Trump threatens to double down on his trade war with China — and the fight could be about to get ugly

iStock; David Becker/Getty Images; Samantha Lee/Business Insider

  • President Donald Trump requested the US Trade Representative explore the option to hit $US200 billion worth of Chinese imports to the US with a 25% tariff.
  • Trump originally proposed only a 10% tariff on the goods.
  • The move would be a major escalation of the next planned round of tariffs.
  • The tariffs could go into effect within the next few months.

President Donald Trump could be about to double down on the next phase of the trade war with China

Senior administration officials told reporters Wednesday that Trump asked the US Trade Representative to explore the possibility of imposing a 25% tariff on $US200 billion worth of Chinese imports to the US. The original proposal proposed hitting the same amount of goods with a 10% tariff.

“This week, the President has directed that I consider increasing the proposed level of the additional duty from 10 per cent to 25%,” US Trade Representative Robert Lighthizer said in a statement. “The 25% duty would be applied to the proposed list of products previously announced on July 10. “

The tariffs could not go into effect until September, the officials said, and no final decision had been made on whether to impose the tariffs. The public has until September 5 to comment on the proposal.

In his statement, Lighthizer said the option for higher tariffs on the Chinese goods was designed to pressure Beijing into economic reforms, such as curtailing the theft of US intellectual property by Chinese firms.

“The increase in the possible rate of the additional duty is intended to provide the Administration with additional options to encourage China to change its harmful policies and behaviour and adopt policies that will lead to fairer markets and prosperity for all of our citizens,” Lighthizer said.

The tariff increase would represent another major escalation of the trade war between the US and China, which has seen roughly $US74 billion worth of trade between the two countries get hit with tariffs.

The proposed increase drew criticism from industry groups like the National Retail Federation, which said the move would ultimately hurt US consumers.

“Increasing the size of the tariffs is merely increasing the harm that will be done. And it’s even more than that – it’s two-and-a-half times the amount originally proposed,” Matthew Shay, the NRF’s CEO, said in a statement. “Tariffs are an unacceptable gamble with the U.S. economy and the stakes continue to rise with no end in sight.”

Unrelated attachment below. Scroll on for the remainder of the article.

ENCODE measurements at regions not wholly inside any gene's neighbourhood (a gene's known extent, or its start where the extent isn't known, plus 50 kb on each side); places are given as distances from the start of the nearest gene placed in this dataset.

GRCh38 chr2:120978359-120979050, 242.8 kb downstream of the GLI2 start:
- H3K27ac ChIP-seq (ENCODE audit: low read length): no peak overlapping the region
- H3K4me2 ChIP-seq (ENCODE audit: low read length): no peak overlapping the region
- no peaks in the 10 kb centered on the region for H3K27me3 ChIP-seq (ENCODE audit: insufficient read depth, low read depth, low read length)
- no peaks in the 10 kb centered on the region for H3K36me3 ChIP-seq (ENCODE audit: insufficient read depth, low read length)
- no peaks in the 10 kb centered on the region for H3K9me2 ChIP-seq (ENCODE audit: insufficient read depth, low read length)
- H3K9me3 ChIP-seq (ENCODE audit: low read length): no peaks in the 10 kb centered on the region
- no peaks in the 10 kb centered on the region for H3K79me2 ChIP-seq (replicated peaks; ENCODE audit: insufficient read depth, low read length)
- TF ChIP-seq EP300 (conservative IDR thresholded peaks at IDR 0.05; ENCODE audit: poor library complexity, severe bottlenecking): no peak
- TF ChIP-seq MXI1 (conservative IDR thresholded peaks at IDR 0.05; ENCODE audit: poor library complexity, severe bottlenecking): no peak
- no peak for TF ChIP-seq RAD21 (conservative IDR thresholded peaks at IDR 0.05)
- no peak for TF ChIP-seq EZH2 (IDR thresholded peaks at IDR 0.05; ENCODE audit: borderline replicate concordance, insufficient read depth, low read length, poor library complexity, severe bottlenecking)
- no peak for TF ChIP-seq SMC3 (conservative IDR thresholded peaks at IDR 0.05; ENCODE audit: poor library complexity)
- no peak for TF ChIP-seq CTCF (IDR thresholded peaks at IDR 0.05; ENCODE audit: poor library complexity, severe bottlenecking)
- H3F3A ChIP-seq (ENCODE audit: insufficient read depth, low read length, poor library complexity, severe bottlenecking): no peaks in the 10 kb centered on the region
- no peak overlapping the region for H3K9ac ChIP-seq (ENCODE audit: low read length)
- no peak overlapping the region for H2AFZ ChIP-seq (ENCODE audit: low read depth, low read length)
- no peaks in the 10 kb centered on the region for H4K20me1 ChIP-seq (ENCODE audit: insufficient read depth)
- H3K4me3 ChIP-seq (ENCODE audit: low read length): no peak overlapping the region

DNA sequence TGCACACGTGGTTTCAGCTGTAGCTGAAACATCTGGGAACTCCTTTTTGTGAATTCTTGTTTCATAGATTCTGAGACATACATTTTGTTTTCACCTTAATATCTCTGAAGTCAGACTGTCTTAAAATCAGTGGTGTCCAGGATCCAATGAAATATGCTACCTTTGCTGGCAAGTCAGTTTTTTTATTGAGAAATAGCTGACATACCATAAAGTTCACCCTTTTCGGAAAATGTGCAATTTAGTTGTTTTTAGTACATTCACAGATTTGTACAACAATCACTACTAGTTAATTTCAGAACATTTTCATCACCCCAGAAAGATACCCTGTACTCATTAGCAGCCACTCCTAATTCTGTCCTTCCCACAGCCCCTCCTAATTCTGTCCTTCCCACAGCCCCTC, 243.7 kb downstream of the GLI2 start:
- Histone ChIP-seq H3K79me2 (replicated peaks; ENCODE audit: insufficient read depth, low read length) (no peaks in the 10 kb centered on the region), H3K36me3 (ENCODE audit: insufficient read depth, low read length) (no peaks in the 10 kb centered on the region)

This next wave of tariffs was originally announced in July, after China hit the US with countermeasures in response to Trump’s initial wave of tariffs. If tariffs on another $US200 billion worth of goods proceeds, about half of all Chinese goods coming into the US would be subject to trade restrictions.

The Trump administration released a preliminary list of goods that could be subject to this wave of tariffs. The products range from agricultural products like pork and apples to consumer goods like wool hats and vacuum cleaners.

The Chinese government has warned that the country will retaliate with trade restrictions of equal measure if Trump follows through on the threat.


Read more:
Trump’s trade war is getting serious – here’s why it started, what it means for the US economy, and how it could hit you

The fight over trade kicked off in March when Trump threatened to hit $US50 billion worth of Chinese imports with a 25% tariff. Attempts at avoiding the tariffs fell apart in May and the countries officially imposed tariffs in early July.

Trump’s trade fights, including the battle with China, are starting to seep into the US economy based on recent data. Concerns about the trade war are popping up in various business and consumer confidence surveys, prices for goods hit by various tariffs are on the rise, and businesses are starting to feel the squeeze from the increased prices.

Here’s a timeline of the US-China trade war so far:

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